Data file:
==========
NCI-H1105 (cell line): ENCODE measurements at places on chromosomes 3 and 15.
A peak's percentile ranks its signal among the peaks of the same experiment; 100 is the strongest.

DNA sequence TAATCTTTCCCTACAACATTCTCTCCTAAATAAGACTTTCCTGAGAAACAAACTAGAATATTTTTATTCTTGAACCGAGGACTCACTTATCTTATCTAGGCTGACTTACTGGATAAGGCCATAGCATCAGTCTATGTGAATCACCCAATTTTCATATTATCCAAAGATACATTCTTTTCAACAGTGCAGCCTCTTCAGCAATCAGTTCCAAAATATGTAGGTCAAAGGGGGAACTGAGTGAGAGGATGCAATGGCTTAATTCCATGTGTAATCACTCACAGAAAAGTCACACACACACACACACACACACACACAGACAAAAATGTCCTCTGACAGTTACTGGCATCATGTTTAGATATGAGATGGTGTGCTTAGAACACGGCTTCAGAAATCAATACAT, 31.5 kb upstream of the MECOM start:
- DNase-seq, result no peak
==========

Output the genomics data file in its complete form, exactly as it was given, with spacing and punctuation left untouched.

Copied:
NCI-H1105 (cell line): ENCODE measurements at places on chromosomes 3 and 15.
A peak's percentile ranks its signal among the peaks of the same experiment; 100 is the strongest.

DNA sequence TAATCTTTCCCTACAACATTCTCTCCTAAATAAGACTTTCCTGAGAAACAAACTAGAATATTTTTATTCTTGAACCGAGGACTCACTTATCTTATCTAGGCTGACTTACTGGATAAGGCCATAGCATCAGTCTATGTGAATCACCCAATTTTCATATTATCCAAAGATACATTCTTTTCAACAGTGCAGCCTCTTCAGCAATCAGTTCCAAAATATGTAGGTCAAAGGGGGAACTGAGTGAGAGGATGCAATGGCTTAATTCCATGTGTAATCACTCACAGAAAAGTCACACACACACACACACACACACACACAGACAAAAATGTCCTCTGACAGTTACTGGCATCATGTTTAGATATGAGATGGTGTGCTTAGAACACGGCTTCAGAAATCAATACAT, 31.5 kb upstream of the MECOM start:
- DNase-seq, result no peak